A devastating aftermath was left by Hurricane Otis, claiming the lives of at least 27 people, with four others still missing, according to Mexico’s government on Thursday. The Category 5 hurricane slammed into the Pacific beach resort of Acapulco, causing severe destruction in the southern state of Guerrero and leaving Acapulco cut off from the world.
Mexican President Andres Manuel Lopez Obrador expressed the gravity of the situation, describing Acapulco’s plight as truly disastrous during a regular government press conference. The hurricane inundated streets, tore roofs off homes and hotels, and disrupted communication, road, and air access. The extent of the damage was difficult to assess due to downed phone service and electricity lines.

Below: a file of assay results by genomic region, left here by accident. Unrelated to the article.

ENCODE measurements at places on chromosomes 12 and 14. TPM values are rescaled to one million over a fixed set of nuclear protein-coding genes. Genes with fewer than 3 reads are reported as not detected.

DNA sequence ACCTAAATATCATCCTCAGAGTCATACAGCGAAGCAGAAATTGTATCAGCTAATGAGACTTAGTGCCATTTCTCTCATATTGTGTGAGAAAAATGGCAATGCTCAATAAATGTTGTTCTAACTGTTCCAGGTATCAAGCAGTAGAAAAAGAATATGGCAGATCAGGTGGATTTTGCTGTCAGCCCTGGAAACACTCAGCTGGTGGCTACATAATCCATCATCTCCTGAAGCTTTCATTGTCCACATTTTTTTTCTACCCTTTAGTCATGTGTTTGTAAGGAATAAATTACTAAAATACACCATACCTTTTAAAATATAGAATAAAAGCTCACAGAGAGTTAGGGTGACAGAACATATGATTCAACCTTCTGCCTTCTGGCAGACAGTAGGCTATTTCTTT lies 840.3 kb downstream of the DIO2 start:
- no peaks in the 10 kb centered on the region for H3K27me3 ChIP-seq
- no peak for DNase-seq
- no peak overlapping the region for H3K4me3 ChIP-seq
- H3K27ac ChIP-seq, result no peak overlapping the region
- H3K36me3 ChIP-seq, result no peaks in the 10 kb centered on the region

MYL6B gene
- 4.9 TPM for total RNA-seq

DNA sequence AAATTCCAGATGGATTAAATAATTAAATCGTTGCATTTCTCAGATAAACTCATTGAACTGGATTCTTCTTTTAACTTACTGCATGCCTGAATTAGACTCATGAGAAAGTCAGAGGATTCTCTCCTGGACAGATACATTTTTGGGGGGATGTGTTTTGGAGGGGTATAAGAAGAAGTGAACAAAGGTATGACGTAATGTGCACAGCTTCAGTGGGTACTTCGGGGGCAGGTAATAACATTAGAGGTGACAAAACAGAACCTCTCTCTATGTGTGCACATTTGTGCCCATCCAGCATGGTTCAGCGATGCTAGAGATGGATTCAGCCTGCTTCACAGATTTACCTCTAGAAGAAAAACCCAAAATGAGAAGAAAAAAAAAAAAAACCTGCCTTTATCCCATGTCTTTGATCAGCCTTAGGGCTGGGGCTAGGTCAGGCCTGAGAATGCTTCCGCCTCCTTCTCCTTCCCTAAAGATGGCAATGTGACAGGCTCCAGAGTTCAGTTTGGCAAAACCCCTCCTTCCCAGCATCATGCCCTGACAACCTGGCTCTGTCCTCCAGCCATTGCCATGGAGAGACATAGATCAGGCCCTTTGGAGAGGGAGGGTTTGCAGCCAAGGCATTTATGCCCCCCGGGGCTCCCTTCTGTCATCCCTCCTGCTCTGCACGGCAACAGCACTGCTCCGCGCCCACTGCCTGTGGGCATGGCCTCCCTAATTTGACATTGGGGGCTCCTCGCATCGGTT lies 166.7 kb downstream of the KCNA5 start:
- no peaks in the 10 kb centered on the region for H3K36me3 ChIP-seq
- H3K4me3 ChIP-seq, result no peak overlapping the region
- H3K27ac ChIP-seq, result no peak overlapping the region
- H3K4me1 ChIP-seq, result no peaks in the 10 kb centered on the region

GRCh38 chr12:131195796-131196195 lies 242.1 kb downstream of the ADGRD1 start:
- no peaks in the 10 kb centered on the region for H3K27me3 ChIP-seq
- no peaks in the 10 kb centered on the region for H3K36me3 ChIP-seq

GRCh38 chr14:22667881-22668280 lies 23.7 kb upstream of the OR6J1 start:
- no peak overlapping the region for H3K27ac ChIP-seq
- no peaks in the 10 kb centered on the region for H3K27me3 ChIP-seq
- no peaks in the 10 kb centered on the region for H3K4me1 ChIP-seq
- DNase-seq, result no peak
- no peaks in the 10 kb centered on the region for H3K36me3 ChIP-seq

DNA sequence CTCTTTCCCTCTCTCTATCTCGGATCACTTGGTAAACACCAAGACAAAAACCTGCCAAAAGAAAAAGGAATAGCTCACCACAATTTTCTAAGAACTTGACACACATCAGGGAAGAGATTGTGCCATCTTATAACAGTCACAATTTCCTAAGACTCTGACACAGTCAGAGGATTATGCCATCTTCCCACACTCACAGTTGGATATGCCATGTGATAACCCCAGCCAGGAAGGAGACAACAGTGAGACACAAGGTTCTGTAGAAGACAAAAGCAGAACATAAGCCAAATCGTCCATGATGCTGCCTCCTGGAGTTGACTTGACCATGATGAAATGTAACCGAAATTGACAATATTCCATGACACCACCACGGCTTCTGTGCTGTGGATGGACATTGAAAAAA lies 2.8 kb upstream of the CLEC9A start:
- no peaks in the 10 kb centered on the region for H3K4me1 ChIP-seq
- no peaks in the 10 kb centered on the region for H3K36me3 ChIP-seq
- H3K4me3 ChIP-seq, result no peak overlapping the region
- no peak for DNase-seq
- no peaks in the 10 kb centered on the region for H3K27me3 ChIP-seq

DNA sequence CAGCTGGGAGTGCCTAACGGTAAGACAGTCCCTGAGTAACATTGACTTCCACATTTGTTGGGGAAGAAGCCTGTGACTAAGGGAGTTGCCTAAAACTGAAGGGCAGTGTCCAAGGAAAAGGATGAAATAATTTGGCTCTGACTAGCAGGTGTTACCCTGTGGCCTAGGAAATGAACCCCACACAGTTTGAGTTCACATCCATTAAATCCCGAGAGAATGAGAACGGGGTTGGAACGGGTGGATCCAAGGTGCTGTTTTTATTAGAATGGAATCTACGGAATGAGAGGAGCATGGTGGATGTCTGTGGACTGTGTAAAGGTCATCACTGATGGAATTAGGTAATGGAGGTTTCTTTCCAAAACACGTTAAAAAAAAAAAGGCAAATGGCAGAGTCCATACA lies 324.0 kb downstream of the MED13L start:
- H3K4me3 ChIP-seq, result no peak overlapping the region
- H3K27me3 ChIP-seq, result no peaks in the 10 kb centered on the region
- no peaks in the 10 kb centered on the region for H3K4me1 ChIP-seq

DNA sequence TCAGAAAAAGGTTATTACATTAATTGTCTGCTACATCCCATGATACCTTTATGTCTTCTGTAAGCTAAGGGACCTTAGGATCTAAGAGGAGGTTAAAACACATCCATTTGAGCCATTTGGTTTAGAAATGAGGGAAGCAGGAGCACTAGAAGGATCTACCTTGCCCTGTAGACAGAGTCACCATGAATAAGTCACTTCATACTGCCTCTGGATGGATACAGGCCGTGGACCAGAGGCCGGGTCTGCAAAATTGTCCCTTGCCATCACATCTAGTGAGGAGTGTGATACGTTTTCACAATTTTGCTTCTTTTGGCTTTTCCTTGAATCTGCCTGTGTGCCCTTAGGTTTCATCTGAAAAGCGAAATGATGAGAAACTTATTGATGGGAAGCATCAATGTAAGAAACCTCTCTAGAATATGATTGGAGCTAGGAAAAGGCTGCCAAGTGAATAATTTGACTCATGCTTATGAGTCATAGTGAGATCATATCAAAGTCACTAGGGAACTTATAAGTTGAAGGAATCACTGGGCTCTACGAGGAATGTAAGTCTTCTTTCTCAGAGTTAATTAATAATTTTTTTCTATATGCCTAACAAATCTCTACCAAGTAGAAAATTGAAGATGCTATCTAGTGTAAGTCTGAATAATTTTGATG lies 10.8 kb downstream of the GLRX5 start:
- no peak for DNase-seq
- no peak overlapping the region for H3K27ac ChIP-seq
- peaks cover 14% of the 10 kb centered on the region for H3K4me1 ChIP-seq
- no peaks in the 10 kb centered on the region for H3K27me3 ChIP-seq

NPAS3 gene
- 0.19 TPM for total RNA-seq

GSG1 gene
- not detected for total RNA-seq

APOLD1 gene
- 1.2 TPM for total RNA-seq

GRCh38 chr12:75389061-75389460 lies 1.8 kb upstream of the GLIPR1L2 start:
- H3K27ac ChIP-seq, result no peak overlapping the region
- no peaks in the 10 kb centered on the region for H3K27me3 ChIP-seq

Nearly 8,400 personnel from Mexico’s army, air force, and national guard were deployed in and around Acapulco to aid in the cleanup efforts, as stated by the defense ministry. Classes were canceled for students across the state for a second day, and Governor Evelyn Salgado announced on social media that authorities were striving to restore electricity and activate drinking water pumps in Acapulco.
Mexico’s state power utility CFE mobilized over 1,300 employees to work on restoring power, especially considering that around 300,000 people were still without electricity by Wednesday evening. The international airport in the port city remained closed after Otis severely damaged the control tower, disrupted telecommunications, and blocked access roads.